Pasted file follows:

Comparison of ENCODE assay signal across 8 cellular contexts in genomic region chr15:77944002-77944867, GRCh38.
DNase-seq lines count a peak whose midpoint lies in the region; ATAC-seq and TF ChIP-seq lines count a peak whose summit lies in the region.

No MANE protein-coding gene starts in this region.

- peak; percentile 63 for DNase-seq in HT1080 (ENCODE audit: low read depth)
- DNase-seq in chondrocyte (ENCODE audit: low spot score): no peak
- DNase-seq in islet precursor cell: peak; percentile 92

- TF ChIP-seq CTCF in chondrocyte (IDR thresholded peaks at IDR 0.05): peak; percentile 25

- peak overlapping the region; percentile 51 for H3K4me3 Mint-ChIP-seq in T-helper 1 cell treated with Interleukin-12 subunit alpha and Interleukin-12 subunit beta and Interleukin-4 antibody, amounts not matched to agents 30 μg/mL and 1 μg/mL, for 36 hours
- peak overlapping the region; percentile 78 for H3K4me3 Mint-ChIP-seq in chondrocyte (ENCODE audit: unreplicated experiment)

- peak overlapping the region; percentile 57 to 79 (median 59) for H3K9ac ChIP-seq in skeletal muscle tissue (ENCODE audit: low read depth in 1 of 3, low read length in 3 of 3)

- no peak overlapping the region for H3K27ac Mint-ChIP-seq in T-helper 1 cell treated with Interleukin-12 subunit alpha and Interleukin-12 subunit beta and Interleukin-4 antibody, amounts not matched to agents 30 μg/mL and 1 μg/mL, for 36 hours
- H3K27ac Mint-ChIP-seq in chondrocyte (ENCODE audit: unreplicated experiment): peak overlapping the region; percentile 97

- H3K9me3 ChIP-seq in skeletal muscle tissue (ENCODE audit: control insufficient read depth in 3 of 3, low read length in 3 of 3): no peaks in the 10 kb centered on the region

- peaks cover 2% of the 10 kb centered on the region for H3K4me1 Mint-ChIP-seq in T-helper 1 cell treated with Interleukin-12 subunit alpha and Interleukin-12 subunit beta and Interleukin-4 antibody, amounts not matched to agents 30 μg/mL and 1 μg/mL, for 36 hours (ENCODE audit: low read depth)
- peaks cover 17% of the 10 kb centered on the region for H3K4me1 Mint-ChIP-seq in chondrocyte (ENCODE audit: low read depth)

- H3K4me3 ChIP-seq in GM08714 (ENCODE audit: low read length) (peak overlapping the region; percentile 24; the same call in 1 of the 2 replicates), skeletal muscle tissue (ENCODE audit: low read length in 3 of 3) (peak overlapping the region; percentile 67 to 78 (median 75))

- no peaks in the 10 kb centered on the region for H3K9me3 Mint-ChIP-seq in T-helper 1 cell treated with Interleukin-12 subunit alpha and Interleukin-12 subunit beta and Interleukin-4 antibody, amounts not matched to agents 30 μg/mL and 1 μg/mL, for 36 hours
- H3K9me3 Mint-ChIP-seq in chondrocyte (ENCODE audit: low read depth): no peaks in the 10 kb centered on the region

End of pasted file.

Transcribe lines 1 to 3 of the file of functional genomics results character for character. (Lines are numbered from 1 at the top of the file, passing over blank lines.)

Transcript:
Comparison of ENCODE assay signal across 8 cellular contexts in genomic region chr15:77944002-77944867, GRCh38.
DNase-seq lines count a peak whose midpoint lies in the region; ATAC-seq and TF ChIP-seq lines count a peak whose summit lies in the region.

No MANE protein-coding gene starts in this region.